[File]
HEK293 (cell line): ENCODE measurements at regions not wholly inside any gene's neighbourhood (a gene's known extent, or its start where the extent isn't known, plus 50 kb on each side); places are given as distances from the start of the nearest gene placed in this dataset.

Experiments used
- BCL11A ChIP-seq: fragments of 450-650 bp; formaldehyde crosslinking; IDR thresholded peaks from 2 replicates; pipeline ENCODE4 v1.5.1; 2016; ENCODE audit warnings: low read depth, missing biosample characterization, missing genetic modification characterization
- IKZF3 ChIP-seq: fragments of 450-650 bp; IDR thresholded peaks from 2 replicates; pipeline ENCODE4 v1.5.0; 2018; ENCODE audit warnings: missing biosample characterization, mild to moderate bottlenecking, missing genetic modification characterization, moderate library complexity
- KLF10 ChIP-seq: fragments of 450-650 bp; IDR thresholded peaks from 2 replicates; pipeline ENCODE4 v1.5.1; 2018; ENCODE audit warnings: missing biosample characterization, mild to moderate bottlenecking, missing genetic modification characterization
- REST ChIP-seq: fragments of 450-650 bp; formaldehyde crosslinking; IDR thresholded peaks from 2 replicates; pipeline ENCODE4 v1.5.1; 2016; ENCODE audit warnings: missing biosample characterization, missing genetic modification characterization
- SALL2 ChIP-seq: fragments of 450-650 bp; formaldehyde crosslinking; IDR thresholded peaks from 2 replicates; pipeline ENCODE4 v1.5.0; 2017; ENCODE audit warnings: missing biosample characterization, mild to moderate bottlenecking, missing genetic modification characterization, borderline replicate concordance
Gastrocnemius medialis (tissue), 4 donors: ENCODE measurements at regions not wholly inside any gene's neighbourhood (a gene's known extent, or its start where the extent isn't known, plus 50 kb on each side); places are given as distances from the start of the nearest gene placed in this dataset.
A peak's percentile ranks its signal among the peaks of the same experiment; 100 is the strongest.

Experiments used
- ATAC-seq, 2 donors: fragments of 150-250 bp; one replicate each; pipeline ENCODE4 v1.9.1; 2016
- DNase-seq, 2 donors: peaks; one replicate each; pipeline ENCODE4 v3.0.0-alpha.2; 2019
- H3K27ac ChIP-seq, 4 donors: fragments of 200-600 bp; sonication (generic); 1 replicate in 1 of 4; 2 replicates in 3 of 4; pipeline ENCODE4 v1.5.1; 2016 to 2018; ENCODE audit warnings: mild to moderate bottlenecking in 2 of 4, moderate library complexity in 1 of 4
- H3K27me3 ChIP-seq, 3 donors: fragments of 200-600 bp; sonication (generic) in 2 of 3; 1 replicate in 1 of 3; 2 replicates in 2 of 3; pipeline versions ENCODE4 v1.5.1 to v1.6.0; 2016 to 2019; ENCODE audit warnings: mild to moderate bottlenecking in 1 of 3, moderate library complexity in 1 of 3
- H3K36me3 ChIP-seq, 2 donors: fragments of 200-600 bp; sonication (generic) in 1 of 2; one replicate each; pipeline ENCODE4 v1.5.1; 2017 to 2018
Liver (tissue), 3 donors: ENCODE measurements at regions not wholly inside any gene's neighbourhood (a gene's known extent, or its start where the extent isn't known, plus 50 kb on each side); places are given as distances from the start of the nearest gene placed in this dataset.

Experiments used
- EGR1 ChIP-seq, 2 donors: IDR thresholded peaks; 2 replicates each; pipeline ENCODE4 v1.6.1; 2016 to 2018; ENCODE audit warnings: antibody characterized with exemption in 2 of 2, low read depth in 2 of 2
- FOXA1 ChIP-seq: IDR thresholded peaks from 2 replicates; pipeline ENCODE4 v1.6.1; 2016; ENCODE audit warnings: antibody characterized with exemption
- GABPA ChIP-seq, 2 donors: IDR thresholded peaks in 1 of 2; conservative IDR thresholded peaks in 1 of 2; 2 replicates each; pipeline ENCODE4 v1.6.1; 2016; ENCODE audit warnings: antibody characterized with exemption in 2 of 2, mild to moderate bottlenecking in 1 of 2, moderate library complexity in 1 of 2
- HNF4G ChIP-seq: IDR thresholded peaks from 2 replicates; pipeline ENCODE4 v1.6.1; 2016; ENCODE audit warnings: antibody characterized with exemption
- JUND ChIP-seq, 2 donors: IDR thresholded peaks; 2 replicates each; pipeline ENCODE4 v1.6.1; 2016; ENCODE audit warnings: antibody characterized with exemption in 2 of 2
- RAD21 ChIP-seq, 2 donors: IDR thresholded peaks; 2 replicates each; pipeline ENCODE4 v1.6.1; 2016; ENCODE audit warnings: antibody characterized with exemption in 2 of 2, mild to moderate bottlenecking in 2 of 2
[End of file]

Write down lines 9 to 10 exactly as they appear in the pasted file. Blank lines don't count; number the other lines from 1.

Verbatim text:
A peak's percentile ranks its signal among the peaks of the same experiment; 100 is the strongest.

Experiments used